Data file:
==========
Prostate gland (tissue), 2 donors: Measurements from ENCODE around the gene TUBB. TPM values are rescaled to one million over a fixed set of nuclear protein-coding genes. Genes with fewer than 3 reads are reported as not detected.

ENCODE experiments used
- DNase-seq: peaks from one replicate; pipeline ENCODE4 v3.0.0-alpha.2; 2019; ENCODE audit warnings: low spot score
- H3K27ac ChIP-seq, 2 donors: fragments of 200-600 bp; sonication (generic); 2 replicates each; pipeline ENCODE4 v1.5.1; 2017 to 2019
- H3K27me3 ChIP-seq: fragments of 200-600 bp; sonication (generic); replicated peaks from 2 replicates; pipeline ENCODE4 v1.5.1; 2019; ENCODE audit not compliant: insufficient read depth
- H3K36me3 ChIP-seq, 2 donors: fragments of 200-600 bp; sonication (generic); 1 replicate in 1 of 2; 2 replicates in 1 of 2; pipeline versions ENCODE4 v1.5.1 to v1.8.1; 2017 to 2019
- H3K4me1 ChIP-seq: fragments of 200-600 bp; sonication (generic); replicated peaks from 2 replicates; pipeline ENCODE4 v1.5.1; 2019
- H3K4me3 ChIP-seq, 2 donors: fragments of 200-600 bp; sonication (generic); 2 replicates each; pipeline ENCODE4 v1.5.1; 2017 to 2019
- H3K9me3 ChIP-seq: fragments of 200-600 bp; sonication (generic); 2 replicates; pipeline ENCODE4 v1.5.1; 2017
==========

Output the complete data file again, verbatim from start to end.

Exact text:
Prostate gland (tissue), 2 donors: Measurements from ENCODE around the gene TUBB. TPM values are rescaled to one million over a fixed set of nuclear protein-coding genes. Genes with fewer than 3 reads are reported as not detected.

ENCODE experiments used
- DNase-seq: peaks from one replicate; pipeline ENCODE4 v3.0.0-alpha.2; 2019; ENCODE audit warnings: low spot score
- H3K27ac ChIP-seq, 2 donors: fragments of 200-600 bp; sonication (generic); 2 replicates each; pipeline ENCODE4 v1.5.1; 2017 to 2019
- H3K27me3 ChIP-seq: fragments of 200-600 bp; sonication (generic); replicated peaks from 2 replicates; pipeline ENCODE4 v1.5.1; 2019; ENCODE audit not compliant: insufficient read depth
- H3K36me3 ChIP-seq, 2 donors: fragments of 200-600 bp; sonication (generic); 1 replicate in 1 of 2; 2 replicates in 1 of 2; pipeline versions ENCODE4 v1.5.1 to v1.8.1; 2017 to 2019
- H3K4me1 ChIP-seq: fragments of 200-600 bp; sonication (generic); replicated peaks from 2 replicates; pipeline ENCODE4 v1.5.1; 2019
- H3K4me3 ChIP-seq, 2 donors: fragments of 200-600 bp; sonication (generic); 2 replicates each; pipeline ENCODE4 v1.5.1; 2017 to 2019
- H3K9me3 ChIP-seq: fragments of 200-600 bp; sonication (generic); 2 replicates; pipeline ENCODE4 v1.5.1; 2017